In 2005, I embarked on a cycling trip through Africa, from Cairo to Cape Town. A total of 11,500 Kilometres and 10 countries in four months. I kept a detailed journal and, on my return used it as a basis for my book “How Do You Eat An Elephant?” I chose that title because it pretty well sums up how I approached the ride, the answer being “one bite at a time.” In my case, I just had to get to a campsite at the end of each day. This certainly helped me succeed and made the trip less daunting. When I present my workshops on thetheme of “Finish The Race Attitude”, I encourage participants to do just that, when embarking on a new project.
The workshop title is “Unlock Your Potential: Set Goals and Achieve Results you Never Thought Possible.” Key areas include Goal Setting, Goal Execution and Goal Completion. We discuss what resources they will need to achieve their Goals including tools, time and funds available. We discuss the need as to how they are going to manage their project. This is when the doubt can creep in. For those who have not tackled a large project before, the task can seem overwhelming.
To ensure that they do not become discouraged, I ask them to look at ways in which the task can be divided up into smaller, mini projects. Working in this way, allows for each area to be thoroughly researched. It encourages creativity by way of looking at various aspects of working and allows for evaluation at each stage. It is important that deadlines are set for each stage, in order to keep the project on track and stick to a predetermined timeline. When a part of the project has been completed, it gives a sense of achievement and acts as a prompt to embark on the next step. It also provides a sense of accomplishment and, psychologically, it motivates us and gives us less chance of failure.
According to Lauren Marchese's “The Psychology of Checklists: Why Setting Small Goals Motivates Us to Accomplish Bigger Things”, on the Trello Website, January 27th. 2016: “When we experience even small amounts of success, our brains release dopamine, which is connected to feelings of pleasure, learning and motivation. When we feel the effects of dopamine, we’re eager to repeat the actions that resulted in success in the first place. Neuroscientists refer to this as self-directed learning. This is why achieving small goals is such an effective way to stay motivated during long-term projects and processes.”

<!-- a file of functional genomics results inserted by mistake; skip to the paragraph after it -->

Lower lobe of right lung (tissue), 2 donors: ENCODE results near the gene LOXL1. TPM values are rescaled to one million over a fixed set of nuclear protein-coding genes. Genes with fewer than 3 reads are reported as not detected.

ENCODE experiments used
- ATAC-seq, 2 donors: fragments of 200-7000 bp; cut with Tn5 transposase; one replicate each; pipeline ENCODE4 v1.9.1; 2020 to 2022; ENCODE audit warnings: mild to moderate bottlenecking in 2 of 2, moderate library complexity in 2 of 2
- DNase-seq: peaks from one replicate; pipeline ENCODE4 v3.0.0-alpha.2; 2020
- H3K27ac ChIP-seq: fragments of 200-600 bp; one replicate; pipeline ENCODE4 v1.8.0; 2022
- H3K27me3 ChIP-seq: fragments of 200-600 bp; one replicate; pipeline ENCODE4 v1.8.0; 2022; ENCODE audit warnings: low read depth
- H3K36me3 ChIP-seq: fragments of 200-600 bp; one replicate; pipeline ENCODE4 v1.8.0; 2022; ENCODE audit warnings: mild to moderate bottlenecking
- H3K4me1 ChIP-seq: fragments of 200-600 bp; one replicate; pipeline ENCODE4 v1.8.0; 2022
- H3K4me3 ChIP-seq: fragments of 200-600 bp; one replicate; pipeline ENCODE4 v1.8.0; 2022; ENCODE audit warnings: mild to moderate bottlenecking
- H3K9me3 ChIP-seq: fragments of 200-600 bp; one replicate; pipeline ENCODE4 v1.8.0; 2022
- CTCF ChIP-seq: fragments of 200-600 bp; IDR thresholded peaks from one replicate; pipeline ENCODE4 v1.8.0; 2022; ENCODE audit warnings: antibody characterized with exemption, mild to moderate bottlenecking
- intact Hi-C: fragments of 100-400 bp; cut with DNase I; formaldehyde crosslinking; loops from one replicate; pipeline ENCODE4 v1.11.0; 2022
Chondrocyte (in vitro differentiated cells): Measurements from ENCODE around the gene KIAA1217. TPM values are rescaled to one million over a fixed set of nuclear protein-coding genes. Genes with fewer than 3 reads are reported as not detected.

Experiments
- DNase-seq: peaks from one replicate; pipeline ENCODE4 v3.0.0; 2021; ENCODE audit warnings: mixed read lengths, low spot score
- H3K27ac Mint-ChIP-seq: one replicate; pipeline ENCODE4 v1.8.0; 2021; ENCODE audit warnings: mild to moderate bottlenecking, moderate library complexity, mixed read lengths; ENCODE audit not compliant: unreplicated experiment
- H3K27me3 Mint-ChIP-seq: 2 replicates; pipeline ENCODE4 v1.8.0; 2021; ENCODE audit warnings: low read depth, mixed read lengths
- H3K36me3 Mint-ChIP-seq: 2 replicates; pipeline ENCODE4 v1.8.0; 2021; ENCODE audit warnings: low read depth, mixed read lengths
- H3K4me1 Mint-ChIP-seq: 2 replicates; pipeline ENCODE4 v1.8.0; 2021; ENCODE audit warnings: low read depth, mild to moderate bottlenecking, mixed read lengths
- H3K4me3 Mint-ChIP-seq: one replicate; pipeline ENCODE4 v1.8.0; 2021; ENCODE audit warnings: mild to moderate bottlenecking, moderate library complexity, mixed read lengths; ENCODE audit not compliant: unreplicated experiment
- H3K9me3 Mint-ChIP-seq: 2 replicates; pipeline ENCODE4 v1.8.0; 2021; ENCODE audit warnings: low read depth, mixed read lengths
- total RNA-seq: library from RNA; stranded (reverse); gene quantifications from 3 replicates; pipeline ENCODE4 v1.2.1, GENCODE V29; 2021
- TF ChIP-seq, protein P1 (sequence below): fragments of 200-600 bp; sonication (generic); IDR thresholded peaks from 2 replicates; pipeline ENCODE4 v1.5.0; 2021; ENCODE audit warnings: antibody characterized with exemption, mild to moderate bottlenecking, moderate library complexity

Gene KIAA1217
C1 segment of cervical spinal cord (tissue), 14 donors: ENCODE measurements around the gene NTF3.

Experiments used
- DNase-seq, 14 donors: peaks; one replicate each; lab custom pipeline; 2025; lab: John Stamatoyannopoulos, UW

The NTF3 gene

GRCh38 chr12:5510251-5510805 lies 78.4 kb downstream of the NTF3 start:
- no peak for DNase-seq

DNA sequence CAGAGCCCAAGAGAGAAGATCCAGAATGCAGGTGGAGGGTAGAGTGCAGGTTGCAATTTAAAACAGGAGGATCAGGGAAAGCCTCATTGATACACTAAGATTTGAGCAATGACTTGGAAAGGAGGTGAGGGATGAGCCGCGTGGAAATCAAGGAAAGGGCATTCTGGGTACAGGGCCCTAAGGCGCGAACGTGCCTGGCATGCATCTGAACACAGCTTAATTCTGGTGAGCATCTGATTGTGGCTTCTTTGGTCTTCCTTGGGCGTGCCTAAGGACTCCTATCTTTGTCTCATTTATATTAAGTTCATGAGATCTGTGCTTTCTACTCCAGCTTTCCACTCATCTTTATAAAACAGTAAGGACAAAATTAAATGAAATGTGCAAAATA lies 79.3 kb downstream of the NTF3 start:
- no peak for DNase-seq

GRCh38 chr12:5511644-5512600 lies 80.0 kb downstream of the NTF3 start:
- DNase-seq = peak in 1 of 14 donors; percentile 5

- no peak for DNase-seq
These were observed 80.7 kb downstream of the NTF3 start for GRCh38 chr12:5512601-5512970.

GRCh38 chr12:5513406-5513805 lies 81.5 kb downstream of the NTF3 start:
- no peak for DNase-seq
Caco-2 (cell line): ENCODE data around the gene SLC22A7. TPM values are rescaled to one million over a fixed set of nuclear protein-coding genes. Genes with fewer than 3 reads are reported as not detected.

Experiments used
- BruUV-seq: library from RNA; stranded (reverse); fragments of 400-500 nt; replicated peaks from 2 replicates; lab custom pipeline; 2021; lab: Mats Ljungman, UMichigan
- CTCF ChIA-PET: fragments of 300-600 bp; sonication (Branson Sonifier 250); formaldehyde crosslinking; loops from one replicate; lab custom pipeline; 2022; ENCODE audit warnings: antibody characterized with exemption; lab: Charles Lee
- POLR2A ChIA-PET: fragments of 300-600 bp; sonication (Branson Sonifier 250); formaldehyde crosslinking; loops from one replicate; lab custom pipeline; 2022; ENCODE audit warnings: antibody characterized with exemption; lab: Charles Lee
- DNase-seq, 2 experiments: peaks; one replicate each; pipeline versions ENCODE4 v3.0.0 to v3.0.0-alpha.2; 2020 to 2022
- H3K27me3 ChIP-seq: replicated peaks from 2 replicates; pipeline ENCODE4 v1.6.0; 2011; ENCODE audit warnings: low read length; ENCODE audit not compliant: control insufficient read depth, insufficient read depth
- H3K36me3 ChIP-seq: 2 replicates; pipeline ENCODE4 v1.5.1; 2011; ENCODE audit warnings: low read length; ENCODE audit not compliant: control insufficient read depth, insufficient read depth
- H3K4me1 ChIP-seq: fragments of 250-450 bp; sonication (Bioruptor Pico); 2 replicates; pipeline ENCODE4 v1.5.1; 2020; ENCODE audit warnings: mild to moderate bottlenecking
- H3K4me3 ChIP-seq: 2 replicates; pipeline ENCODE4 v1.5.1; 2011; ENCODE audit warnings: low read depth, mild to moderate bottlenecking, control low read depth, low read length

Of course, this approach may not be right for you and Mike Martell, in his piece “Don’t Eat the Elephant One Bite at a Time!” originally published on Dumb Little Man, argues that : “The real problem with taking it step by step is that most people lose interest and end up quitting. If they can’t quit at let’s say a job related task they get so sick of it, they find every reason to get the project killed by their boss.”
He suggests that, instead of breaking things down into “bite size” pieces, we should create: “Big chunks that can be taken on at the same time. In the information technology world, you call this parallel instead of serial processes. You have several things running at once, instead of one at a time each after the other. In addition to breaking the item into big parts, you find others to help you with it. This might be outsourcing, it might mean finding partners, paying affiliates, or even bartering your skills for assistance. Getting outside help with these big chunks will make it go much quicker and you will get the results you wanted while you still remember why you wanted them.”
He does add, however: “Now I am not saying that this is for everyone and for every situation. Some people have a very disciplined mindset and a methodical, linear approach works for them. In my experience though, there aren’t that many people like that around.” What I would argue is that, whether you take small bites or large chunks, approaching a project in manageable pieces can be more productive, less daunting and more satisfying. What we all want is to make sure that we achieve our goals and can celebrate our success. In business, as in life, it is important that we see things through.
On thePsychology Today website, in an article “Why we hate not finishing what we start”, posted Mar 31, 2014 Stephanie A. Sarkis Ph. D explains: “According to the "Zeigarnik Effect," you are much more likely to recall uncompleted tasks than one you completed. In a 1927 study Russian psychologist Bluma Zeigarnik asked subjects to complete a set of tasks. During some of the tasks, the subjects were interrupted before they could finish. When asked later about the tasks, they recalled the tasks during which they were interrupted at a much higher rate than those they were able to complete. It turns out that the brain has a powerful need to finish what it starts. When it can't complete something, it gets stuck on it. Intrusive thoughts about what we could not finish may pop into our heads as a way to remind the cognitive system that something still needs to be completed.”
So whether you are confident enough to tackle a complete task head-on or find that chunking things down in to more manageable pieces, it is worth looking at different ways of achieving your goal.
I’m a great believer in the premise that anything is achievable, if you take the right approach.
About the Author
Martin Parnell is the Best-Selling author of MARATHON QUEST and RUNNING TO THE EDGE and speaks on having a “Finish the Race Attitude – Overcoming Obstacles to Achieve Your Full Potential”. Martin has written for, or been covered by CNN, BBC, CBC, The Huffington Post, The Globe and Mail, The National Post, Runners World, Men’s Journal, Canadian Business, and Maclean’s.
In a five year period, from 2010 to 2014, Martin completed 10 extreme endurance “Quests” including running 250 marathons in one year and raising $1.3m for the humanitarian organization Right To Play. Find out more about Martin at www.martinparnell.com and see what he can do for you in the long run.